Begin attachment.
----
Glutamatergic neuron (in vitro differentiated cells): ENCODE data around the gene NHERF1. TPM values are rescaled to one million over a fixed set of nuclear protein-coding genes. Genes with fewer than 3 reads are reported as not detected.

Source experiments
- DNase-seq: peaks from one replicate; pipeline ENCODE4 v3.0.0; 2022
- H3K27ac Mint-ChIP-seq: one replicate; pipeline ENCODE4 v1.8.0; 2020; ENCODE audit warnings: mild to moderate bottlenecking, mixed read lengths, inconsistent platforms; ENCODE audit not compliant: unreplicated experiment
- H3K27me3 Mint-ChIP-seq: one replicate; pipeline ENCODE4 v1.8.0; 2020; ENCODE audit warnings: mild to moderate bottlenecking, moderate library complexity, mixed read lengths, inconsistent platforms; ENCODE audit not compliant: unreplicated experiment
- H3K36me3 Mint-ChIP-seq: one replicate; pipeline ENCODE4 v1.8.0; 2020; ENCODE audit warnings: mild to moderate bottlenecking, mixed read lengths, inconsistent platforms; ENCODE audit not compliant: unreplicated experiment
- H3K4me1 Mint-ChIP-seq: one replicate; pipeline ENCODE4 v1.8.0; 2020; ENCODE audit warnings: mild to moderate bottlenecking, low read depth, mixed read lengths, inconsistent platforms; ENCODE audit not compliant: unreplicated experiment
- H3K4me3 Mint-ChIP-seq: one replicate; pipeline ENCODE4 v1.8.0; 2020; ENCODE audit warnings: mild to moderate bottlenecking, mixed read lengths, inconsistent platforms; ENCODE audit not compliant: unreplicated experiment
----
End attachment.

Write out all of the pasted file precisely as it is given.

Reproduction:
Glutamatergic neuron (in vitro differentiated cells): ENCODE data around the gene NHERF1. TPM values are rescaled to one million over a fixed set of nuclear protein-coding genes. Genes with fewer than 3 reads are reported as not detected.

Source experiments
- DNase-seq: peaks from one replicate; pipeline ENCODE4 v3.0.0; 2022
- H3K27ac Mint-ChIP-seq: one replicate; pipeline ENCODE4 v1.8.0; 2020; ENCODE audit warnings: mild to moderate bottlenecking, mixed read lengths, inconsistent platforms; ENCODE audit not compliant: unreplicated experiment
- H3K27me3 Mint-ChIP-seq: one replicate; pipeline ENCODE4 v1.8.0; 2020; ENCODE audit warnings: mild to moderate bottlenecking, moderate library complexity, mixed read lengths, inconsistent platforms; ENCODE audit not compliant: unreplicated experiment
- H3K36me3 Mint-ChIP-seq: one replicate; pipeline ENCODE4 v1.8.0; 2020; ENCODE audit warnings: mild to moderate bottlenecking, mixed read lengths, inconsistent platforms; ENCODE audit not compliant: unreplicated experiment
- H3K4me1 Mint-ChIP-seq: one replicate; pipeline ENCODE4 v1.8.0; 2020; ENCODE audit warnings: mild to moderate bottlenecking, low read depth, mixed read lengths, inconsistent platforms; ENCODE audit not compliant: unreplicated experiment
- H3K4me3 Mint-ChIP-seq: one replicate; pipeline ENCODE4 v1.8.0; 2020; ENCODE audit warnings: mild to moderate bottlenecking, mixed read lengths, inconsistent platforms; ENCODE audit not compliant: unreplicated experiment